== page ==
YANGON—From Saturday, a series of portraits of women painted on traditional fabric by renowned artist and former political prisoner Htein Lin will hang in River Gallery in downtown Yangon. An outsider to Myanmar culture could hardly guess how improper or even scandalous the sight of a series of htamein, the sarong worn on Burmese women’s lower half, painted and hanging above and around the viewers could appear to some. But Htein Lin’s exhibition is going to cause quite a stir.
“Men lose their hpone if they pass under women’s htameins. Women’s htameins are put at the back of the house. Women’s htameins are washed separately from others’ clothes.”
This is a quote by a woman named Saw Theingi Thet written on her own used htamein in Burmese. The artist then completed the canvas with a portrait of her in acrylic paint. The hpone she is referring to is a man’s strength, power or nobility. It is invisible, intangible, but Myanmar has a long-standing superstition that women, as the “weaker” of the species, can damage it by mixing their htamein with men’s clothing. Htameins are considered unclean—even after washing.
Moreover, the superstition says that men will damage their hpone by walking under a clothes line where htameins hang. It’s customary in Myanmar for women’s clothes to be hung at the back of the house or below men’s clothing.
In Htein Lin’s exhibition, in the middle of the htamein portraits, men and women alike will be invited inside a huge hollow sculpture which itself is made of used htameins sewn together in the shape of a head. They are invited to look through the gap of the eyes and have their photo snapped, perhaps to be shared on their social media later. The message would be: “I don’t follow the belief that women’s clothing can damage a man’s power,” and it would be shared with the world—if they dare.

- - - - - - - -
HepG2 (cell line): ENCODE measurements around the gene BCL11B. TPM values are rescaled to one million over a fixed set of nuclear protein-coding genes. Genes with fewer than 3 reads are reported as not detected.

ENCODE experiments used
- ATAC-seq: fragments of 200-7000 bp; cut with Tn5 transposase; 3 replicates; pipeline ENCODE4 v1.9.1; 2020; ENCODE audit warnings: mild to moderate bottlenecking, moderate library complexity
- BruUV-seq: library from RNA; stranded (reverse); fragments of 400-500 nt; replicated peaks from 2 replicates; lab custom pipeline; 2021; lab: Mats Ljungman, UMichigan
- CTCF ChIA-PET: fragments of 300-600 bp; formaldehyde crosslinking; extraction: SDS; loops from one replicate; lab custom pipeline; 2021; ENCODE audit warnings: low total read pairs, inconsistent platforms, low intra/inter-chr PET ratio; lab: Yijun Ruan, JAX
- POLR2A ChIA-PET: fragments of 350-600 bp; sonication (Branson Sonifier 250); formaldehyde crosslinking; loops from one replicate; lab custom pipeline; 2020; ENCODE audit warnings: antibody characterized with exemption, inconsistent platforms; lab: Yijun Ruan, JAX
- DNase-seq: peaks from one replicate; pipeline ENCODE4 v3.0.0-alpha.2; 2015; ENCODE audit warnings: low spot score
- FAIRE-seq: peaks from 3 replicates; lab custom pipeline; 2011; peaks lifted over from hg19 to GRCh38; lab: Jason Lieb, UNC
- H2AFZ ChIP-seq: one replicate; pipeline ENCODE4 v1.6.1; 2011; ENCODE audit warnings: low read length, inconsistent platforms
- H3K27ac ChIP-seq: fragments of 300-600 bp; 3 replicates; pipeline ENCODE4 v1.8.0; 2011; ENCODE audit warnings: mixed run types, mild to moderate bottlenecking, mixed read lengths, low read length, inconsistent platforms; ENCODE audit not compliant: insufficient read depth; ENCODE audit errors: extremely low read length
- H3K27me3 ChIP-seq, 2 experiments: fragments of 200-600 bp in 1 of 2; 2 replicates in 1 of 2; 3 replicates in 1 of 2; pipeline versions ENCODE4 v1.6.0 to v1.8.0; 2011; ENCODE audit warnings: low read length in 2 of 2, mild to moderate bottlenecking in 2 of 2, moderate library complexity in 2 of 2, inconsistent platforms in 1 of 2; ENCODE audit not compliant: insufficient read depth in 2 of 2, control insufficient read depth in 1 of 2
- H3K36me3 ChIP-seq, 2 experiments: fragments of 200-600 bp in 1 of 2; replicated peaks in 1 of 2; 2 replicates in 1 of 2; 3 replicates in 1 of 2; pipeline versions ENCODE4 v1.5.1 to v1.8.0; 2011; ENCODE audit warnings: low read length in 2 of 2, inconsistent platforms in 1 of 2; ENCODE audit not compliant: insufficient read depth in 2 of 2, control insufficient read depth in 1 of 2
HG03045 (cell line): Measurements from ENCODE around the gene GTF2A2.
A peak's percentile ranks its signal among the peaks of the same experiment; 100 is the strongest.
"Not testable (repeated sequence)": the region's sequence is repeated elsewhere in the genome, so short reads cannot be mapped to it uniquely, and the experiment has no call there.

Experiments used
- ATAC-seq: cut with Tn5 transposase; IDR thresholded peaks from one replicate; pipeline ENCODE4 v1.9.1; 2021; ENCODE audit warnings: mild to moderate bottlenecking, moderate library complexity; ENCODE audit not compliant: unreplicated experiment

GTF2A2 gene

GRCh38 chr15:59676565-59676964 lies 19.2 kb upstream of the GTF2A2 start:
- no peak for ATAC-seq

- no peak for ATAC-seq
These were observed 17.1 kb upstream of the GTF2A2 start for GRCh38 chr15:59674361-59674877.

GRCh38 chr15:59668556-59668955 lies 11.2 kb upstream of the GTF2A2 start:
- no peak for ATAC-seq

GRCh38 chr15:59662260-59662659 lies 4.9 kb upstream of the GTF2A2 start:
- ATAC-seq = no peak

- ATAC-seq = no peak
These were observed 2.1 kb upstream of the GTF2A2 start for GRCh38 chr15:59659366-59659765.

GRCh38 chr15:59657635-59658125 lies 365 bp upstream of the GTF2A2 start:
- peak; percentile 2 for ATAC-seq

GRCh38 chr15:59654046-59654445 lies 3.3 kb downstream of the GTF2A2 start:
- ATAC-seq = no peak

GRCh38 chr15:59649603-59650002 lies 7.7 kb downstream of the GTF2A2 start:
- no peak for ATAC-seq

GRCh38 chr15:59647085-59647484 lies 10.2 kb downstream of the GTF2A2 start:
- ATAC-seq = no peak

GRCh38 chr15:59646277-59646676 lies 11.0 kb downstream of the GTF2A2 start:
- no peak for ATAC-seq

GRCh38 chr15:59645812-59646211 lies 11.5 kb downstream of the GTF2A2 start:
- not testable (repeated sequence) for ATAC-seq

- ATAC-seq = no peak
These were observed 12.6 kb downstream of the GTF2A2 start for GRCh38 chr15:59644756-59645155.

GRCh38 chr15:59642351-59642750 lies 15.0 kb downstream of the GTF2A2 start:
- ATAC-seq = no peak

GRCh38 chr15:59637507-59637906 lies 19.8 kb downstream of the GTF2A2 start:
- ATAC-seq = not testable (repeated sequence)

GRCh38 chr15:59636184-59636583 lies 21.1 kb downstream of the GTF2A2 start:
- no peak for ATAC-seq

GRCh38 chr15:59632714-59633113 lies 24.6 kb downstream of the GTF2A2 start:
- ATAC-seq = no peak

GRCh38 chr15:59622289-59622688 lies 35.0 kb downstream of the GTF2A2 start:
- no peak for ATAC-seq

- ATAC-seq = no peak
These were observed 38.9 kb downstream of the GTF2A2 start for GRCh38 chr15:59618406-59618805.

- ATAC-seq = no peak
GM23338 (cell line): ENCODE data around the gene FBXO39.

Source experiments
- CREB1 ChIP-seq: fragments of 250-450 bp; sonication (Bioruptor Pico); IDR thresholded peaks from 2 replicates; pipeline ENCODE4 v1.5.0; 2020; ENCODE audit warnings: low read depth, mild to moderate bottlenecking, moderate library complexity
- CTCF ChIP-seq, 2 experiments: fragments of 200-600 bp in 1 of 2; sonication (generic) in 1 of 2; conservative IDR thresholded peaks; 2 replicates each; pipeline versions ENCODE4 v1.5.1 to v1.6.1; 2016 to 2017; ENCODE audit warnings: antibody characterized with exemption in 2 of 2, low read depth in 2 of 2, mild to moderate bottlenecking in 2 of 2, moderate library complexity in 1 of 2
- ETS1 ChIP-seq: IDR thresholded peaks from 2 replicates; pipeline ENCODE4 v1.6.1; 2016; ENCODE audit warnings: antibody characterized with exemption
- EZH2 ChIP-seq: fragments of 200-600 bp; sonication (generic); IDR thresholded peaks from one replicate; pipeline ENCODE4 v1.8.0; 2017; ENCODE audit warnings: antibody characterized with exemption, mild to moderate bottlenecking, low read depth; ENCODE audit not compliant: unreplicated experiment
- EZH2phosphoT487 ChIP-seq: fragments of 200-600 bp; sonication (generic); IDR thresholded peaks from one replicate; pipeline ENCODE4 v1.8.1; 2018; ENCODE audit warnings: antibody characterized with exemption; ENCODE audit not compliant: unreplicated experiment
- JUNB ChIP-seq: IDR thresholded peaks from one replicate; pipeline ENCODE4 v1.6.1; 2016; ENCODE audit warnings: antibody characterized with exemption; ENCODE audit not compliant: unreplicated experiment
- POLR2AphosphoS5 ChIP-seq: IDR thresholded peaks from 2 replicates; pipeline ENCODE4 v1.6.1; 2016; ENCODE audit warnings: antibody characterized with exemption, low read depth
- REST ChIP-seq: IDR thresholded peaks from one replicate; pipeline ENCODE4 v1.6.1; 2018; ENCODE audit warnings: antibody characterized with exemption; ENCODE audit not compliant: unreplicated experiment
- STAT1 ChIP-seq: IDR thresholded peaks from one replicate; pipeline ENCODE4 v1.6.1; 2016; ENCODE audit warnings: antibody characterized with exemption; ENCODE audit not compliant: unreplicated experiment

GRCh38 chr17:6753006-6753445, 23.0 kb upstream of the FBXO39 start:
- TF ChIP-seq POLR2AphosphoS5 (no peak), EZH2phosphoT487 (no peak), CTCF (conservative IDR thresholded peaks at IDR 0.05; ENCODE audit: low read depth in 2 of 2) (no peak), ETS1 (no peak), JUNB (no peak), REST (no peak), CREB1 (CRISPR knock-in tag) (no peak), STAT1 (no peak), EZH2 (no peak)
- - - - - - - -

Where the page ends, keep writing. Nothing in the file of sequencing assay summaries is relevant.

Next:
“The exhibition is about the Burmese culture and Burmese identity. This is also linked with social media because every painting I have done, I posted it on Facebook to let people know. This project is for the community to think about these issues,” said Htein Lin in River Gallery as he made preparations for the exhibition, which will run from May 11 to May 19.
Htein Lin invited women to contribute their used htameins to his art project. He then called them to his studio to paint their portrait and ask them whether they believe the superstition, whether they wash their clothes together with their husbands’ or wash and hang them separately.
“We have many of these kinds of beliefs, but particularly these gender issues. We have to rethink it because our society is changing. Now, men and women all go out working and now they share responsibilities. In my childhood memories, almost all the women in my village were housewives. But now… the women are mostly working, they are professionals,” he said.
The women who took part in Htein Lin’s project come from various backgrounds, both rural and urban areas and includes those living in Myanmar and abroad—and their thoughts on the topic were equally as varied.
“I could never go against the custom that says if a man goes under a woman’s htamein he loses his hpone. That is because I grew up in a family in which most of the family members are men. But starting from my children, I am going to teach them that this custom is wrong,” Daw Win Win Tint, chief executive officer of City Mart Holdings, is quoted as saying on her htamein artwork.
Htein Lin said he is not judging the people who follow the custom or telling them to stop; he said he respects all these women but wants to make society think critically about their beliefs.
“I just want to encourage more independent thinking. It’s a custom, we know that, but we also need to be free from that kind of belief. It’s not a reality to have in your daily life right now,” he said.
Htein Lin recounted the incident of a young woman who was given six months’ jail time for writing a post on Facebook with two photos comparing Senior General Min Aung Hlaing’s new uniform to Daw Aung San Suu Kyi’s htamein. He said that the gender discrimination goes right up to a political level.
“The military were so insulted! The problem was not about Aung San Suu Kyi. The problem was with her htamein. That’s why [the woman] was [given] six months in prison. That was unforgivable,” he said.
The exhibition at River Gallery runs from May 11 to 19 with an opening event on Saturday from 5:30 p.m.